Association for Free Research and International Cooperation

Kémi Séba, a figure of contemporary pan-Africanism

Appreciated for his frankness and outspokenness, Kémi Séba has emerged in recent years as one of the fiercest defenders of the black cause. Whether on the economic or political issues that imply the sovereignty of African states, the activist of Benin, true name Stellio Gilles Robert Capochichi, stays off speaking in officialese when it is necessary to denounce with rage the woes that slow down development of the continent. His struggle is for Africa liberated from the chains of neo-colonialism and contemporary imperialism, and Kémi Séba wages it, first and foremost, for political and financial independence of his people. Often stigmatized on the French territory, where his commitment makes some gnash the teeth, he remains for those who have joined the battle of Patrice Lumumba and Thomas Sankara one of the major figures of contemporary Pan-Africanism.


It is through his pan-Africanist movement based in Cotonou, Benin, that Kémi Séba leads his various struggles for the appreciation of the black people. This structure, where he is presiding, was founded in Senegal and is above all a citizen movement that advocates the fight against the enslavement of the black people. Most of the members of the political bureau and council of the elders live on the African continent. The movement, which builds its fight around total independence of the black continent, is opposed to any foreign interference in the affairs of the African continent, be it financial, political, monetary, military, or even cultural. According to the NGO founded by Kémi Séba, to become fully emancipated, Africa must take over the responsibility for its destiny and stop continual dependency. This implies the end of the CFA franc legacy of colonialism, abolition of Western military bases set in African countries, and undermines sovereignty of the latter and rejection of any African culture inclusion by foreign traditions. For the organization, helping Africans to be masters of their destiny does not necessarily imply a breakup with the world around, but a point blank refusal of any passive submission to globalization. Instead of letting itself be invaded, Africa should rather open itself to fruitful cooperation with the outside world while preserving its autonomy.

While remaining firmly committed to African cultural values, the Pan-Africanist Urgencies (Urgences Panafricanistes) movement encourages the unity of African peoples despite their religious aspirations. It is opposed to discrimination on religious and native language  grounds that has led to fratricidal wars on the continent in recent years.


Emancipating the African people necessarily means becoming aware of their values, their heritage and their potential. movement is working on this through a series of conferences, symposia and debates that it organizes every year. . And his favorite target remains the African youth called to play his score in this fight.




Kémi Séba’s fight against neocolonialism also makes him an anti-Françafrique. This system, established for decades between France and its former colonies on the continent, especially those in sub-Saharan Africa, is denounced by the Beninese activist, who encourages African states to dissociate themselves from this incestuous alliance, the consequences of which affect the continent. This invisible tie, which persists year after year, has brought, according to Kéba, nothing to Africa if not fruitless military interventions (Northern Mali, CAR), assassinations of politicians, doubtful financial links between African leaders and elite French politicians, and takeover of African mineral resources by French multinational companies. Kémi Séba in his fight against neocolonialism struggles for a total break from this system, which is none other than the materialization of the French domination and which legitimately allows Paris to continue ravaging Africa. A well-thought system of exploitation that has made France one of the most developed countries in the world.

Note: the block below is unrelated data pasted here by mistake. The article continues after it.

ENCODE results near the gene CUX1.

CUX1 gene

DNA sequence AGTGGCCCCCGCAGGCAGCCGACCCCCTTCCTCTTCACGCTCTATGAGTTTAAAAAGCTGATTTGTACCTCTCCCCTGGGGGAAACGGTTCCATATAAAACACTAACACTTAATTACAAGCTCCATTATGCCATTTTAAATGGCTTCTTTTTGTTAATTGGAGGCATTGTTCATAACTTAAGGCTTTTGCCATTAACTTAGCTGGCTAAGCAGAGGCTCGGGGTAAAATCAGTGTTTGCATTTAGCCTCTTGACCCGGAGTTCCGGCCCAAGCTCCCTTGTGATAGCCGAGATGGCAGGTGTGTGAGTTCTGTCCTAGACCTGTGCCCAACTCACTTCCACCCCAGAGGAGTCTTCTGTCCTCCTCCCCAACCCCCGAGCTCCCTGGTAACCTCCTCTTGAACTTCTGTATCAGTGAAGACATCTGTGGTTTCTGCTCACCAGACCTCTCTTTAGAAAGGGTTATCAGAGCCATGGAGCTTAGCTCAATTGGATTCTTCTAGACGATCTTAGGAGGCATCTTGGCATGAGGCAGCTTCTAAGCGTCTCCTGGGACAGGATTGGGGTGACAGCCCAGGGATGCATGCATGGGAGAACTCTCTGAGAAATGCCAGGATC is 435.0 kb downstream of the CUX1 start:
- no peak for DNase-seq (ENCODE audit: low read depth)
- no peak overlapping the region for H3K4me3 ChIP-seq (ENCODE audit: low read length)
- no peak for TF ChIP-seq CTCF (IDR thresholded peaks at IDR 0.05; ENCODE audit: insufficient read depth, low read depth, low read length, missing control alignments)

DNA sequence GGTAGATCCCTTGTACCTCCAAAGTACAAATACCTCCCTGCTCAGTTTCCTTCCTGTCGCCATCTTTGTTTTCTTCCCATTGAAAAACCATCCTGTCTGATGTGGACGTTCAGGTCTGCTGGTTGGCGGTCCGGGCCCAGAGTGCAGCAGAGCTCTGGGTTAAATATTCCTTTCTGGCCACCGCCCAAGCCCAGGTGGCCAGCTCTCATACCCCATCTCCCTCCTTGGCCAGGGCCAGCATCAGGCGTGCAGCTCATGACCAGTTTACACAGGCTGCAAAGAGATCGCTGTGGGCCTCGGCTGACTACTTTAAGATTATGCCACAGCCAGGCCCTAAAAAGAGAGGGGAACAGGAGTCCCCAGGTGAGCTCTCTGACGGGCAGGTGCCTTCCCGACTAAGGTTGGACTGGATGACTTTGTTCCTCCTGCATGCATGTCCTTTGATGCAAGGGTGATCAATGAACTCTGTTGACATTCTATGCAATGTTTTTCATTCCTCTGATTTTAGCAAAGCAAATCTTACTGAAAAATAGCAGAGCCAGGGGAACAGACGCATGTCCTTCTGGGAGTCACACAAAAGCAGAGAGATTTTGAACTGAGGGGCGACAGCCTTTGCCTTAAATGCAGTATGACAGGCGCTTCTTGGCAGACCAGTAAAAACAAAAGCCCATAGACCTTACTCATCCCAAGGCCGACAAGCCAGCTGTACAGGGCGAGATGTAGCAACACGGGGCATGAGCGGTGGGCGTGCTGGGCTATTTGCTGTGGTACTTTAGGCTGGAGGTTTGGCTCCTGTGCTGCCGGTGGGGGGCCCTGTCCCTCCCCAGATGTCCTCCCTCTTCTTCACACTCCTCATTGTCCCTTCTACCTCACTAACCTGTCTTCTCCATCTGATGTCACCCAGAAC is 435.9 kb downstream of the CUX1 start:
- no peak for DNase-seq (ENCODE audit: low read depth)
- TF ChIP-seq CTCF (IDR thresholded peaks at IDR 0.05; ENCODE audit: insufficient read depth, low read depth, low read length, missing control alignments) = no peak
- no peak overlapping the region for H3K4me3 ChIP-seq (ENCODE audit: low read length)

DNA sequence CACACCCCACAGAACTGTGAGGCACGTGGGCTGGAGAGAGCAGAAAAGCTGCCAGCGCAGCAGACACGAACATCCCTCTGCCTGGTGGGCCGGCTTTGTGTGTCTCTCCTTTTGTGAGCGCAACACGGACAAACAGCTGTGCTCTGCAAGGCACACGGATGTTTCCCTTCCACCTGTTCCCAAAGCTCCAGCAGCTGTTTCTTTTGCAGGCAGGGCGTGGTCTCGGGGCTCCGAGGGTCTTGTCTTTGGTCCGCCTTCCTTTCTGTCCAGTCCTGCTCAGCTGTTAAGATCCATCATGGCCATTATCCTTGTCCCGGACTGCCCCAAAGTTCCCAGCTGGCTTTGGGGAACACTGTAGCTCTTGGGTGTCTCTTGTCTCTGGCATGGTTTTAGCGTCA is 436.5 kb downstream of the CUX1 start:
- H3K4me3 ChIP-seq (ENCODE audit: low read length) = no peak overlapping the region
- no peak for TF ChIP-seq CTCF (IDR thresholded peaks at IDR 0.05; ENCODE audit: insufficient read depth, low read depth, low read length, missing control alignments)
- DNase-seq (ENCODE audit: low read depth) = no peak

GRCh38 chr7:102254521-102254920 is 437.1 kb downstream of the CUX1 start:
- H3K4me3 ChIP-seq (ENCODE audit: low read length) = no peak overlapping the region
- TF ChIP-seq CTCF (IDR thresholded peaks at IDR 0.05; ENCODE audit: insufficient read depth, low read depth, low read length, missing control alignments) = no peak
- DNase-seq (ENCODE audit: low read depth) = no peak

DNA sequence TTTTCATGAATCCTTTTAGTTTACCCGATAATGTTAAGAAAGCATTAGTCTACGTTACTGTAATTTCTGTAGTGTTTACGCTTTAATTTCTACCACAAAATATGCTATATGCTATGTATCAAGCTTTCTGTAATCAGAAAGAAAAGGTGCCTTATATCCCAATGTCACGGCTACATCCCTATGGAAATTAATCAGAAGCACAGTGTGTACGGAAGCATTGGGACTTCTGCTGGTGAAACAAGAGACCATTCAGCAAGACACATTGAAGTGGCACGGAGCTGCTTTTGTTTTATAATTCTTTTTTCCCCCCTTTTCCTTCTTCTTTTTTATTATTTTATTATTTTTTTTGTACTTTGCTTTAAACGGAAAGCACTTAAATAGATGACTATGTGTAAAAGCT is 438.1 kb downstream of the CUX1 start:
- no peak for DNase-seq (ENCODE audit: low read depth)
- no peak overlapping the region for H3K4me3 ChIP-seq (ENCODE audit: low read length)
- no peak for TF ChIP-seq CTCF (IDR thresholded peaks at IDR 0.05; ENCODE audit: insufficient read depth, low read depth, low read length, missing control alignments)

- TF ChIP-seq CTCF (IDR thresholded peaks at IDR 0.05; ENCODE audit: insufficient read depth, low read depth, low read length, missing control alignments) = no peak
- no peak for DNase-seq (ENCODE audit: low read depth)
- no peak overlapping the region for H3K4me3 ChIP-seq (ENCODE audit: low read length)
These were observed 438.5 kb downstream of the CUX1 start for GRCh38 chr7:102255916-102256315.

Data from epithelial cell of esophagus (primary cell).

Kémi Séba’s fight against the FCFA has been much talked about lately. The anti-Françafrique activist hit the headlines last year, when at a rally in Dakar, Senegal he burned a 5000 FCFA bill. A symbolic gesture to denounce this currency that the figure of black radicalism presents as a “colonial economic and political scandal”. Even though this act earned him an arrest following the complaint of the Central Bank of West African States (BCEAO) and later a court appearance in Dakar, Kémi Séba later admitted that he had no regrets about his actions which, according to him, were part of a revolt against “the monetary alienation from France”.

By reducing 5,000 FCFA to ashes, Kémi Séba also made the world aware of his struggle against the alienation of the black people and their enslavement from the former colonist. His incarceration, judged by many Africans to be unjust and disproportionate, has given rise to a series of demonstrations of movements and associations also engaged in the fight against the FCFA and for creation of a substitute currency specific to the nations that use it.


The question of the economic sovereignty of the countries of the FCFA zone, where monetary policy remains closely linked to the French treasury is a source of heated debate in Africa. Journalists, politicians, heads of states, economists and members of civil societies of the continent are increasingly concerned about the impact of this currency on Africa’s economic future. The debate is gaining momentum and outreaches through TV to homes, evidence that the fight led by activists, like Kémi Séba, has found a global resonance and is not about to stop going in the right direction.

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